Braving sudden bad weather in northeast India and ignoring the relentless threats from the Chinese government in Beijing, His Holiness the 14th Dalai Lama Tenzin Gyatso finally concluded his Tawang visit staying for days in the historic monastery of Arunachal Pradesh. The Nobel peace laureate was initially scheduled to fly to Tawang from Guwahati on 4 April, but the inclement weather compelled him to take the land route and reached Tawang on 7 April.

The octogenarian Tibetan leader, who arrived in Guwahati from Dharamshala in north India to grace a number of events in Assam, arrived in Bomdila of Arunachal’s West Kameng district in the evening of the same day. Then he climbed up to Dirang and finally reached Tawang town, which houses the second largest Buddhist monastery in the world after the Potala palace in Lhasa, Tibet.

Arunachal Pradesh chief minister Pema Khandu escorted the apex religious leader among Tibetan Buddhists from Guwahati to Tawang along the nearly 550 km hilly and snow clad road. Thousands of Tibetans wearing colourful traditional attire warmly welcomed their ‘living God’ in Tawang Gaden Namgyal Lhatse and sought blessings.

In the ancient historic city of Guwahati, the Dalai Lama graced the concluding program of The Assam Tribune’s platinum jubilee and Dainik Asom’s golden jubilee celebrations on 1 April. The next day, he attended a public function at Gauhati University, where the Assamese translation of ‘My Land and My People’ (Mor Desh Aru Mor Manuh) was released in the presence of Assam Governor Banwarilal Purohit and Assam chief minister Sarbananda Sonowal.

An emerging voice for conservation of nature also joined in the Namami Brahmaputra festival, inaugurated by President Pranab Mukherjee on 31 March on the bank of the Brahmaputra which originates in Tibetan glaciers. He visited Dibrugarh University in eastern Assam on 3 April to address a select gathering, where he emphasized internal peace for every individual.

Dalai Lama visits Tawang.

Dalai Lama visits Tawang.

In various interactions in Assam, the Dalai Lama preached Ahimsa (non-violence) with Karuna (compassion). He also termed himself the longest tenured guest of India. He remembered those days, when the Hun Chinese invaded Tibet and he had to escape from Lhasa. He revealed that now he becomes a messenger of Indian culture to the world like a true son of the great country.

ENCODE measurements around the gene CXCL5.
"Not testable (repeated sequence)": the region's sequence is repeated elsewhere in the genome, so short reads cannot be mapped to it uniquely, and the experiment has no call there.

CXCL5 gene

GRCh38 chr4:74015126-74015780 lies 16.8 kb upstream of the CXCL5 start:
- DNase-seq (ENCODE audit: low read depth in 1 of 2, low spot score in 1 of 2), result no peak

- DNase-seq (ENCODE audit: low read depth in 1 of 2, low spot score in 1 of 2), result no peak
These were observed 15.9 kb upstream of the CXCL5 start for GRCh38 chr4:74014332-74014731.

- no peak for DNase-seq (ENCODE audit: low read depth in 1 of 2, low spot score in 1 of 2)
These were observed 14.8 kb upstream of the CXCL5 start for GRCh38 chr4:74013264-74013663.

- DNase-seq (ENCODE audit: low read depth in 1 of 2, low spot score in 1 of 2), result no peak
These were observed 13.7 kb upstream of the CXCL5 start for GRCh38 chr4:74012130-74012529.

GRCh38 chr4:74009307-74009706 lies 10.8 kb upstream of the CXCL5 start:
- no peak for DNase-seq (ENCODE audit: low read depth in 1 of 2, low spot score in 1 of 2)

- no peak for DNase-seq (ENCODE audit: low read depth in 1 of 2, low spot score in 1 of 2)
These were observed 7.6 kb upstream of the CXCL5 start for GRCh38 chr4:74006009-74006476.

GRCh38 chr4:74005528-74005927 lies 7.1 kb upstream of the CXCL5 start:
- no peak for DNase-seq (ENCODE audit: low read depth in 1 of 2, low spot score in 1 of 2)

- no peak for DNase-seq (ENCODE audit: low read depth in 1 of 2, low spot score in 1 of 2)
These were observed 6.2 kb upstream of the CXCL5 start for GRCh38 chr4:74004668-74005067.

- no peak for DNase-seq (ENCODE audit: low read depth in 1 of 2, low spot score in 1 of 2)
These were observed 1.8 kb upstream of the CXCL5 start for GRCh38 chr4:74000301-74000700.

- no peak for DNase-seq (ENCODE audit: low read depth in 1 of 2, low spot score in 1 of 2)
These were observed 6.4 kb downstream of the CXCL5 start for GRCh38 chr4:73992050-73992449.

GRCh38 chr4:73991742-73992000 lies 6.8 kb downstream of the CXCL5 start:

But the Chinese government continued making noises over the Dalai Lama’s visit to Tawang, a region Beijing still claims as their own, where various so-called non-government agencies and the government-controlled media outlets strongly opposed his visit to Arunachal. They argued that his visit to the disputed locality would seriously damage bilateral ties between India and China.

Banned Outfits Parrot China Line

Showing loyalty to the Beijing administration, the banned United Liberation Front of Asom (Independent), which has waged a war for decades against New Delhi for an independent Assam (Swadhin Asom), also discouraged the Dalai Lama’s visit to the region.

Even showing audacity to the spiritual leader, the armed outfit warned him not to utter a single word against Beijing from the soil of Assam, because “China has always been a friendly neighbour to Assam and the relationship between China and Assam is truly very deep in linguistic and cultural heritage of the two nations.”

In a formal letter addressing the religious leader, the self-styled chairman of Ulfa (Independent) Dr Abhizeet Asom argued that the Dalai Lama’s visit to Tawang would disturb peace and tranquility in Assam as the Chinese government was opposing any high-profile individual’s visit to Arunachal terming it a part of South Tibet.

The militant leader, whom the National Investigation Agency (of India) suspects is based in London with a different name of Dr Mukul Hazarika, wrongly pointed out that during 1962 Indo-China war, the Peoples Liberation Army (PLA) personnel “did not set foot on Assam soil,” but in reality the Chinese soldiers crossed Arunachal Pradesh and arrived at Tezpur until the Beijing administration received a warning from American authorities.

Abhizeet Asom, who was picked up by Paresh Barua – now reportedly a tenant of Ruili town in southern Chinese province of Yunnan, also criticized the Indian nationals who extended moral supports for a Free Tibet and raised voices against the Tibetan government-in-exile along with the Dalai Lama. Citing that the former Indian Prime Minister AB Vajpayee accepted Tibet as an integral part of China, the militant leader also argued that India’s first Premier Jawaharlal Nehru also officially recognized Tibet as a region of China.